(9.) Teufel M, Saudek V, Ledig J, Bernhardt A, Boularand S, Carreau A, et al. Sequence identification and characterization of human carnosinase and a closely related non-specific dipeptidase. J Biol Chem 2003;278:6521-31.

(10.) Pegova A, Abe H, Boldyrev A. Hydrolysis of carnosine and related compounds by mammalian camosinases. Comp Biochem Physiol B Biochem Mol Biol 2000;127:443-6.

(11.) Tabakman R, Lazarovici P, Kohen R. Neuroprotective effects of carnosine and homocarnosine on pheochromocytoma PC12 cells exposed to ischemia. J Neurosci Res 2002;68:463-9.

(12.) Kang JH, Kim KS, Choi SY, Kwon HY, Won MH, Kang TC. Protective effects of carnosine, homocarnosine and anserine against peroxyl radical-mediated Cu, Zn-superoxide dismutase modification. Biochim Biophys Acta 2002; 1570:89-96.

(13.) Boldyrev A, Song R, Lawrence D, Carpenter DO. Camosine protects against excitotoxic cell death independently of effects on reactive oxygen species. Neuroscience 1999;94:571-7.

(14.) Boldyrev AA. Problems and perspectives in studying the biological role of carnosine. Biochemistry (Moscow) 2000;65:751-6.

(15.) Newman MF, Kirchner JL, Phillips-Bute B, Gaver V, Grocott H, Jones RH, et al. Longitudinal assessment of neurocognitive function after coronary-artery bypass surgery. N Engl J Med 2001;344:395-402.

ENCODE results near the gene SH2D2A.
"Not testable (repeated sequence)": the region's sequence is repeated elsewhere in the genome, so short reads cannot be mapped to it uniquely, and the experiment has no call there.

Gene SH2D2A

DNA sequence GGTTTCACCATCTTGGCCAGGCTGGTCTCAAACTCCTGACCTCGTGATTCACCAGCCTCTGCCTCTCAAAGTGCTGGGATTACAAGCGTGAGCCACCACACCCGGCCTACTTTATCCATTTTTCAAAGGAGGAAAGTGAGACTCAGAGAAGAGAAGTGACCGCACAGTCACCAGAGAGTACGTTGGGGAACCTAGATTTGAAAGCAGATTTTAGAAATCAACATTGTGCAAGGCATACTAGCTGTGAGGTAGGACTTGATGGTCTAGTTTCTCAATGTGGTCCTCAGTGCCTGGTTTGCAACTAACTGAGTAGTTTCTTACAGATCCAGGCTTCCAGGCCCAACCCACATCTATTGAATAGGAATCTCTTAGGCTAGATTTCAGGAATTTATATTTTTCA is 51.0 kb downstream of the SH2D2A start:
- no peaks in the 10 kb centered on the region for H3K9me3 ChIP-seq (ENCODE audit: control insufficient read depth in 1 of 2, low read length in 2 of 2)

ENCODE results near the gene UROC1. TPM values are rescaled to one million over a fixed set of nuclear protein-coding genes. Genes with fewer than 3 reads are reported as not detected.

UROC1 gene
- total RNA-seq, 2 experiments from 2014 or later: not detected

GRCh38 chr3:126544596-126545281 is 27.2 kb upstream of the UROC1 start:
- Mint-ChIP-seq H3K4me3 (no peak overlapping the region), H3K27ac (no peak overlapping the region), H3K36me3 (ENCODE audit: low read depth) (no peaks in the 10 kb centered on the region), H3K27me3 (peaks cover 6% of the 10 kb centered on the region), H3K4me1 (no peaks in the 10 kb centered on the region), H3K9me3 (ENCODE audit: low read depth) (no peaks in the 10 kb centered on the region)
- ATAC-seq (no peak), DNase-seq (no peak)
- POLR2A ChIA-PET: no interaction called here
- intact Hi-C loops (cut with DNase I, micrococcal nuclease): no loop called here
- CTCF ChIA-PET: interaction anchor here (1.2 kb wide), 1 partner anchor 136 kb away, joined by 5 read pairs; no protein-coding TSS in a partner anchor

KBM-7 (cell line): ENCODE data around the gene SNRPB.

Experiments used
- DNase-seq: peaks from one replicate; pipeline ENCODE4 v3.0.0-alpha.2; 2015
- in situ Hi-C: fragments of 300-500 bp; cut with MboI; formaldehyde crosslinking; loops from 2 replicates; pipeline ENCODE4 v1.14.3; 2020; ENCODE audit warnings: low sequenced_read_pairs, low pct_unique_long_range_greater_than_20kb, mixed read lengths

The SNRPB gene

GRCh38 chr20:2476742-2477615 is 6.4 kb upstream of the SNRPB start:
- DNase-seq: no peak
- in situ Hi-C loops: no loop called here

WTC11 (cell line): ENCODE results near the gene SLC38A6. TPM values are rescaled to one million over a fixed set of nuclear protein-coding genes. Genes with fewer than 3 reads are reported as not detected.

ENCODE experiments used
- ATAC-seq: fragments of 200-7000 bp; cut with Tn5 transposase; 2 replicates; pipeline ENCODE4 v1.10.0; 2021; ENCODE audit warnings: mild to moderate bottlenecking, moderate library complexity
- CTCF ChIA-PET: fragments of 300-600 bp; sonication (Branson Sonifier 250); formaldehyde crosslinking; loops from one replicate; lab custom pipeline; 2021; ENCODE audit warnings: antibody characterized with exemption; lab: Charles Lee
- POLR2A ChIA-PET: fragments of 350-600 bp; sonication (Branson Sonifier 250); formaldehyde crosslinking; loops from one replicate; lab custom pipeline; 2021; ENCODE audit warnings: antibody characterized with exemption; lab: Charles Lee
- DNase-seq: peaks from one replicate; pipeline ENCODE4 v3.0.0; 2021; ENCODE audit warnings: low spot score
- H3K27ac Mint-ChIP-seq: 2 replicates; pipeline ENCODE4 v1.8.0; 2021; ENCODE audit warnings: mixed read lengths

(16.) Orfanos AP, Guthrie R, Jinks DC. A fluorometric micromethod for estimation of carnosinase in dried blood samples. Clin Chim Acta 1987;166:219-25.

(17.) Chen RF, Scott C, Trepman E. Fluorescence properties of o-phthaldialdehyde derivatives of amino acids. Biochim Biophys Acta 1979;576:440-5.

(18.) Yoshimura T, Kamataki T, Miura T. Difference between histidine and histamine in the mechanistic pathway of the fluorescence reaction with ortho-phthalaldehyde. Anal Biochem 1990;188:132-5.

Pieter Schoen, * Hilco Everts, Theo de Boer, and Wim van Oeveren (HaemoProbe BV, L.J. Zielstraweg 1, 9713 GX Groningen, The Netherlands; * author for correspondence: fax 31-50-3176790, e-mail pieterschoen@
COPYRIGHT 2003 American Association for Clinical Chemistry, Inc.
No portion of this article can be reproduced without the express written permission from the copyright holder.
Copyright 2003 Gale, Cengage Learning. All rights reserved.

Article Details
Printer friendly Cite/link Email Feedback
Title Annotation:Technical Briefs
Author:Schoen, Pieter; Everts, Hilco; de Boer, Theo; van Oeveren, Wim
Publication:Clinical Chemistry
Date:Nov 1, 2003
Previous Article:IgG subclass concentrations in certified reference material 470 and reference values for children and adults determined with the binding site...
Next Article:Correction of urine cotinine concentrations for creatinine excretion: is it useful?

Terms of use | Copyright © 2018 Farlex, Inc. | Feedback | For webmasters